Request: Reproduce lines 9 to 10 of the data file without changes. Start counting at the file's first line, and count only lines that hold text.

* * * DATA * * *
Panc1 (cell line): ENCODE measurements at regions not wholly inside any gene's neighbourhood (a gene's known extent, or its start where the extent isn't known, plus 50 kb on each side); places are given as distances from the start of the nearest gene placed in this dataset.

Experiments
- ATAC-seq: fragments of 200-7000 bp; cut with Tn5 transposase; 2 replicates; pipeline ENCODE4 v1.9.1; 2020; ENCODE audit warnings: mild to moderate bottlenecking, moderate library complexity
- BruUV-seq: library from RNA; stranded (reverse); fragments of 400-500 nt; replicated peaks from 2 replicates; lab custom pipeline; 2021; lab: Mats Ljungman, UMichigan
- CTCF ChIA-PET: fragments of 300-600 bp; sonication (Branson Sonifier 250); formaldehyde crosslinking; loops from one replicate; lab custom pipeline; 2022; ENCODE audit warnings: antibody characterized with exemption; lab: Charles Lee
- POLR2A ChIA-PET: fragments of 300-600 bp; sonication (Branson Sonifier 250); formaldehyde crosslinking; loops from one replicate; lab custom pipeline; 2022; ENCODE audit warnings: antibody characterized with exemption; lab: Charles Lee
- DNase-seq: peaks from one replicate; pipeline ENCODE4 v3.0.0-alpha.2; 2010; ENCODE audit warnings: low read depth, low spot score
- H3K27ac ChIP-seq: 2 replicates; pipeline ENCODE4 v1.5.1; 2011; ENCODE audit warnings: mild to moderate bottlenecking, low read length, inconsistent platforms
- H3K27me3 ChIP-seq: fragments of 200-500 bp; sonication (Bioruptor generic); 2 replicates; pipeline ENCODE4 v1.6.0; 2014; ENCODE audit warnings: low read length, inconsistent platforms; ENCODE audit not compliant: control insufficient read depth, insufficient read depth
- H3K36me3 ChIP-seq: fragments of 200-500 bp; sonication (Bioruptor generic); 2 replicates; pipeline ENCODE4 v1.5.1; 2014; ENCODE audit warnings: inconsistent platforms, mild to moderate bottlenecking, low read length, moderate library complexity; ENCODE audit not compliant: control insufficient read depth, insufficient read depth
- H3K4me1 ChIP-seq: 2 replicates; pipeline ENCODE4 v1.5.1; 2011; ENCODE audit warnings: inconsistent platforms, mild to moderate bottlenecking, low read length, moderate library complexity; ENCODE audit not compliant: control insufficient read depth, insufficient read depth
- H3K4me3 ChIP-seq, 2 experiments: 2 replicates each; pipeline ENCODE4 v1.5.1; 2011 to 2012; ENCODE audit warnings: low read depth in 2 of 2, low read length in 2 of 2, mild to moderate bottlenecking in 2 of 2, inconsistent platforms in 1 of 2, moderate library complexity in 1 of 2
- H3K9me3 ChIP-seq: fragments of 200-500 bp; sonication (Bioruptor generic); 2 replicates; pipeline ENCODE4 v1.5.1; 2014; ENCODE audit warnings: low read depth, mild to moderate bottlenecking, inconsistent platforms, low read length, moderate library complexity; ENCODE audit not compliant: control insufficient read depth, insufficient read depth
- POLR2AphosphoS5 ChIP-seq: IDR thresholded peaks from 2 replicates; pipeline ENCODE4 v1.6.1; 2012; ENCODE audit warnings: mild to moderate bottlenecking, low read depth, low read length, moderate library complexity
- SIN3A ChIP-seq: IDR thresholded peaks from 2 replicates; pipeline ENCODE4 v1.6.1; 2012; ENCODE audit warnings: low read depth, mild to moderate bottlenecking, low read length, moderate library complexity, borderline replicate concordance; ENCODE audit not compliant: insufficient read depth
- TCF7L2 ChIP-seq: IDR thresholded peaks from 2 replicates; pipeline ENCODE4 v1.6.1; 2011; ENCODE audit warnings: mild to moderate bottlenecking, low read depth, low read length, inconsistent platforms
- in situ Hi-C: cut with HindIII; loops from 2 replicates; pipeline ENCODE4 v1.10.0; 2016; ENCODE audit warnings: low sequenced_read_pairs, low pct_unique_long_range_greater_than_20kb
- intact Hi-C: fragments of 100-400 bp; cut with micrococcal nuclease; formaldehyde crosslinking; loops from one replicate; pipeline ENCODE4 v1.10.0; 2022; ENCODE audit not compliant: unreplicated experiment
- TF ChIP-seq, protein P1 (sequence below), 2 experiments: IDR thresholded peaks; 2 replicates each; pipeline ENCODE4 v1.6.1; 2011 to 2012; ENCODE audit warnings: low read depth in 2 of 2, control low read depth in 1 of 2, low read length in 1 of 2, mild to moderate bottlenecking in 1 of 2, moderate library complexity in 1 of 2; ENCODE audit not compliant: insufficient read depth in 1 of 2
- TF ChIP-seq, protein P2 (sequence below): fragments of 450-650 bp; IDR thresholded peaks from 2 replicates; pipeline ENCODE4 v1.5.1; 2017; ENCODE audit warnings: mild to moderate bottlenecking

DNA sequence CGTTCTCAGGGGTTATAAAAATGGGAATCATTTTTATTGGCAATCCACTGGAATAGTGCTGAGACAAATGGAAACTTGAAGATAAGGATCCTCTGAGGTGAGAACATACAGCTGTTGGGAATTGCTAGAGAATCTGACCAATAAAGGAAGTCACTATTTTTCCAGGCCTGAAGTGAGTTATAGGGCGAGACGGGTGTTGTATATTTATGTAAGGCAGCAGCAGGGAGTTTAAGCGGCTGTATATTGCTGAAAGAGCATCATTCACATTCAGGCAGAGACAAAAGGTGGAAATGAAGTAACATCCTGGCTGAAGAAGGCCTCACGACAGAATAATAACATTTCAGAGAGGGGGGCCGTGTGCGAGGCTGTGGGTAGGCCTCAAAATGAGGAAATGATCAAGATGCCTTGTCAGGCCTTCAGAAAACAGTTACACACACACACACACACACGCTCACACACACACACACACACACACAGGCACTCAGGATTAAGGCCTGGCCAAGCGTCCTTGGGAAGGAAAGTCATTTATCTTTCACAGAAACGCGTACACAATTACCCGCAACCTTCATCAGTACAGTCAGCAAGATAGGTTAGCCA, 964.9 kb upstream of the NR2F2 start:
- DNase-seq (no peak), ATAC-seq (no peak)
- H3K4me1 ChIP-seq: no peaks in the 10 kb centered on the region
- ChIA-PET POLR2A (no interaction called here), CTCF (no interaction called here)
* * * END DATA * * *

- H3K27me3 ChIP-seq: fragments of 200-500 bp; sonication (Bioruptor generic); 2 replicates; pipeline ENCODE4 v1.6.0; 2014; ENCODE audit warnings: low read length, inconsistent platforms; ENCODE audit not compliant: control insufficient read depth, insufficient read depth
- H3K36me3 ChIP-seq: fragments of 200-500 bp; sonication (Bioruptor generic); 2 replicates; pipeline ENCODE4 v1.5.1; 2014; ENCODE audit warnings: inconsistent platforms, mild to moderate bottlenecking, low read length, moderate library complexity; ENCODE audit not compliant: control insufficient read depth, insufficient read depth